Topsoil material in depositional landform positions can become buried by subsequently eroded material, such that it is possible that the eroded SOC fractions that were initially eroded were buried by subsequent deposition of eroded material without higher levels of PyC-SOC (Berhe et al., 2007). These later erosion events generally transport more mineral material than the earlier erosion events, since pyrogenic material is typically preferentially transported in early erosion events after a fire (Rumpel et al., 2006, 2009; Yao et al., 2014). If the relatively SOC-rich material that was originally deposited in the depositional landform position is buried with subsequent erosion, PyC and associated other soil C is likely to be physically stabilized in the soil profile of the depositional position.

The more negative δ13C in the surface soil of burned eroding sites at the 10-year post-fire sampling time point (Figure 8) suggests that there may have been preferential combustion of OM with more positive δ13C, such as cellulose and hemicellulose in plant fragments, leaving behind more isotopically light material, such as lignin (Benner et al., 1987; Preston et al., 2006; Preston and Trofymow, 2015). For the δ15N values, which are more negative post-fire, this observation is opposite to previously published work that demonstrated that soil δ15N values increase with increasing charring temperature and time (Saito et al., 2007; Pyle et al., 2015). Nitrogen in soils is complex, and without further chemical description, difficult to interpret.

At the 10-years post-fire sampling point, the depositional landform position had relatively similar isotopic compositions to the eroding surface soil, δ15N values of 2.44‰ (±0.30‰ standard error, s.e.) and 3.84‰ (±0.18‰ s.e.) and δ13C values of −26.22‰ (±0.34‰ s.e.) and −25.73‰ (±0.47‰ s.e.) for the burned eroding hillslope and depositional landform positions, respectively (Table 2 and Figure 8). This similarity is further evidence for the connection between surface soil and OM from the eroding positions and the soil within the depositional landform position. This long-term erosion may have led to the burial of earlier deposited material, which had much higher SOC concentration 1-year post-fire, such that what was sampled as top soil in the depositional landform position 10-years post-fire was mineral material that was more recently transported from the upslope eroding landform position.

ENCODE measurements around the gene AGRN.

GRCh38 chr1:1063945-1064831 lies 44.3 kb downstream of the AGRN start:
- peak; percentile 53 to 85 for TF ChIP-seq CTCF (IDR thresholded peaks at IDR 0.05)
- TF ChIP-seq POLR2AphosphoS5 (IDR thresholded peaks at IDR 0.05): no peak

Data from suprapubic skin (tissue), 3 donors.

It is likely that at least a fraction of the SOC fractions in the depositional landform position post-fire were lost via increased rates of decomposition (Berhe, 2012; Doetterl et al., 2012). The input of SOC and nutrients into the depositional landform position from the original mass flow event, along with the accumulation of water from precipitation and the nearby creek, could create ideal conditions for decomposition at this location compared with the eroding plots (Cheng et al., 2006; Johnson et al., 2007). The depositional landform position presents a range of conditions that can favor rapid loss of PyC that remains on the surface.

Downwards Mobilization of SOC and SOM

Leaching can also mobilize SOC downward in a soil profile, as evidenced by the small, but not significant, increase in HOC and PyC fractions at depth in the eroding landform positions at the final time point (Figure 6), along with a decrease in δ13C and δ15N values throughout the burned eroding plots in the final sampling point (Figure 8). The HOC fraction may have also been more susceptible to leaching based on its smaller size compared with POC. This HOC fraction may also serve as a more stable, deep soil C sink, as previous research has indicated that this smaller material is typically older than more particulate SOC constituents (Kleber et al., 2011).